(Bloomberg News) The producers of "Rebecca: The Musical" have 10 weeks to raise $4.5 million or confront the prospect of returning millions more in funds.
Such a task would be formidable in the best of circumstances. It's all the more daunting because investors are likely to be wary of putting money into a project whose twisted history -- replete with phantom angels and a rainmaker currently in the hands of federal authorities -- is more gothic than the show itself.
That's the predicament faced by Ben Sprecher and Louise Forlenza, the lead producers, or general partners, of "Rebecca."
They have until Dec. 31 to fill their financial hole or face the real-life investors who contributed millions and are entitled to a full refund, according to a criminal complaint filed in Manhattan federal court yesterday against Mark Hotton, a former Oppenheimer & Co. broker.
Hotton, 46, was charged with wire fraud after allegedly pocketing thousands of dollars in commissions for raising $4.5 million from investors who turned out to be figments of his imagination, according to the complaint.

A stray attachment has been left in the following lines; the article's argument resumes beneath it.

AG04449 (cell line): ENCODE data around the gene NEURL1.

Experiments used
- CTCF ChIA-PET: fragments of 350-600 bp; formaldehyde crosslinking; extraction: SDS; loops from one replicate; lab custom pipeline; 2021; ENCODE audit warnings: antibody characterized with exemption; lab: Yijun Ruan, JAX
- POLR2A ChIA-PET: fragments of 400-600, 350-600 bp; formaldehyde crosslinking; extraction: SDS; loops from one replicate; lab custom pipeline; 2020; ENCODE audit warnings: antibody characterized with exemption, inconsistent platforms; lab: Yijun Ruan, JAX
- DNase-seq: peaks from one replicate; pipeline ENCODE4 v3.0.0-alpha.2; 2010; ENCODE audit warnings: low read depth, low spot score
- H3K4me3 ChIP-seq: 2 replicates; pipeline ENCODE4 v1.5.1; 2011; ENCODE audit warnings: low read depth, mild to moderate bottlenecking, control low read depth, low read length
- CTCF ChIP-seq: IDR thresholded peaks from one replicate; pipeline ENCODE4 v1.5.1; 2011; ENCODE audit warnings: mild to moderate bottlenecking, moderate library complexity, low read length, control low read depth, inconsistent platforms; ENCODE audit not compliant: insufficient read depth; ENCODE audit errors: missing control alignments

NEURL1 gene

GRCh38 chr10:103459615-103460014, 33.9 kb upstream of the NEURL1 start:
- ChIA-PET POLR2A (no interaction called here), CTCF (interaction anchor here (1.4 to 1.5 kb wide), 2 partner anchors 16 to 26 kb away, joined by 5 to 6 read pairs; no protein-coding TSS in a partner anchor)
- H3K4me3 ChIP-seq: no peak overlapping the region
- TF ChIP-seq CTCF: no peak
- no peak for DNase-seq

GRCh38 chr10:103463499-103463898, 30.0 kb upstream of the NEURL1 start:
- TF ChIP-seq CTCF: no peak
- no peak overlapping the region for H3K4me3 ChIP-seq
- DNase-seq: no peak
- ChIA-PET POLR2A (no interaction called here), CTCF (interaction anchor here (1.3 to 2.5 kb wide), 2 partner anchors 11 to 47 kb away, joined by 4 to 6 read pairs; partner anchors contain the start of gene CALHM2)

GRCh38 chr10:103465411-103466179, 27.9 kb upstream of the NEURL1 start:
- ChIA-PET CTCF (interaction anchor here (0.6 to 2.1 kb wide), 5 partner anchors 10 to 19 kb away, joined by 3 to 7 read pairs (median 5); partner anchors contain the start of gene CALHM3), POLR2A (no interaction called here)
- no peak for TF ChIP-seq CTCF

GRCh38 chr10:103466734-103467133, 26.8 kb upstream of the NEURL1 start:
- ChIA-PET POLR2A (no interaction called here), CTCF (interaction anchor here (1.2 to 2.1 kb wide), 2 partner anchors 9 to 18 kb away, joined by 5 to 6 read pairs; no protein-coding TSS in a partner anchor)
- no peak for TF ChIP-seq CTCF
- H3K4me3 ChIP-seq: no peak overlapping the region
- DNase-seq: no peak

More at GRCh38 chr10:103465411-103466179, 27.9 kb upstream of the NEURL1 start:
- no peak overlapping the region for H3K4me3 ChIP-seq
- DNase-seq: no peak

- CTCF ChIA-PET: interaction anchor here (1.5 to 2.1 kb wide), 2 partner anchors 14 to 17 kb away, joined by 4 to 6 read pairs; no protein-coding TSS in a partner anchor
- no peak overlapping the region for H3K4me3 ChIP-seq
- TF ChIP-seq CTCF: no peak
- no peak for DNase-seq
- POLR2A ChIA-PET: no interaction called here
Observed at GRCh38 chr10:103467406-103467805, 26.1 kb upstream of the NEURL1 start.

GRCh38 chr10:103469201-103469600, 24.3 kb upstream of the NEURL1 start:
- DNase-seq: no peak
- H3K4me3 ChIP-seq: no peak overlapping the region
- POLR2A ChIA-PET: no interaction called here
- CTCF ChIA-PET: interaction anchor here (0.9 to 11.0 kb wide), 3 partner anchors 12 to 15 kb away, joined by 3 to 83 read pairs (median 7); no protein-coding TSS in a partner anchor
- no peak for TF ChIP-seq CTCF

In a telephone interview, Sprecher said he hadn't done anything wrong. "I did a Google search on him," he said of Hotton.
"Rebecca" was budgeted at $12 million to $14 million and based on Daphne du Maurier's 1938 novel. It was to have been directed by Michael Blakemore and Francesca Zambello.
"We're going to put the show on," Sprecher, 58, said. The existing investors, he said, "have been fantastically supportive." An opening has been delayed indefinitely.
Hotton and entities he controlled received more than $60,000 from the "Rebecca" fraud, including compensation for arranging a $1.1 million loan that was never funded, according to the complaint.